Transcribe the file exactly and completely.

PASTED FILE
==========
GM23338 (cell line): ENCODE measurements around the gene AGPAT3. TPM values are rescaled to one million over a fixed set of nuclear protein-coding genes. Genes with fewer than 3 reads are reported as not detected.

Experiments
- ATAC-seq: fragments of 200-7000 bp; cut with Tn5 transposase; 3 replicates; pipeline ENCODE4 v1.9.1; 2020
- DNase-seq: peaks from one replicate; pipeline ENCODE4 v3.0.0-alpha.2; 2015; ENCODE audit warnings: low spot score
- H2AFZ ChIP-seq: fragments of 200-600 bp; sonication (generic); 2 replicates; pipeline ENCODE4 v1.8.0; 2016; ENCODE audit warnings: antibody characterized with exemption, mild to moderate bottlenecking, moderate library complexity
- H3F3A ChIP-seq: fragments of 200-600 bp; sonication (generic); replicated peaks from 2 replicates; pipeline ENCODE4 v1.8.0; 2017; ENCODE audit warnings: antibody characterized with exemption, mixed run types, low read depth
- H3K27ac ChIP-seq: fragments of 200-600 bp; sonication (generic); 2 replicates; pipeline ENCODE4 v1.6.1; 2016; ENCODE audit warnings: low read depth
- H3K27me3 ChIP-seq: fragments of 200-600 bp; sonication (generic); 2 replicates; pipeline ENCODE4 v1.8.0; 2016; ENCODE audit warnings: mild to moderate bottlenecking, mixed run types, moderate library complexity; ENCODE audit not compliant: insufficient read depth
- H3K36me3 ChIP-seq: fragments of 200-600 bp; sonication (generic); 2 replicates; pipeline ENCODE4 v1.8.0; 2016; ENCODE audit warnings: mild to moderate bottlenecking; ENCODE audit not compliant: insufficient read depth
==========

GM23338 (cell line): ENCODE measurements around the gene AGPAT3. TPM values are rescaled to one million over a fixed set of nuclear protein-coding genes. Genes with fewer than 3 reads are reported as not detected.

Experiments
- ATAC-seq: fragments of 200-7000 bp; cut with Tn5 transposase; 3 replicates; pipeline ENCODE4 v1.9.1; 2020
- DNase-seq: peaks from one replicate; pipeline ENCODE4 v3.0.0-alpha.2; 2015; ENCODE audit warnings: low spot score
- H2AFZ ChIP-seq: fragments of 200-600 bp; sonication (generic); 2 replicates; pipeline ENCODE4 v1.8.0; 2016; ENCODE audit warnings: antibody characterized with exemption, mild to moderate bottlenecking, moderate library complexity
- H3F3A ChIP-seq: fragments of 200-600 bp; sonication (generic); replicated peaks from 2 replicates; pipeline ENCODE4 v1.8.0; 2017; ENCODE audit warnings: antibody characterized with exemption, mixed run types, low read depth
- H3K27ac ChIP-seq: fragments of 200-600 bp; sonication (generic); 2 replicates; pipeline ENCODE4 v1.6.1; 2016; ENCODE audit warnings: low read depth
- H3K27me3 ChIP-seq: fragments of 200-600 bp; sonication (generic); 2 replicates; pipeline ENCODE4 v1.8.0; 2016; ENCODE audit warnings: mild to moderate bottlenecking, mixed run types, moderate library complexity; ENCODE audit not compliant: insufficient read depth
- H3K36me3 ChIP-seq: fragments of 200-600 bp; sonication (generic); 2 replicates; pipeline ENCODE4 v1.8.0; 2016; ENCODE audit warnings: mild to moderate bottlenecking; ENCODE audit not compliant: insufficient read depth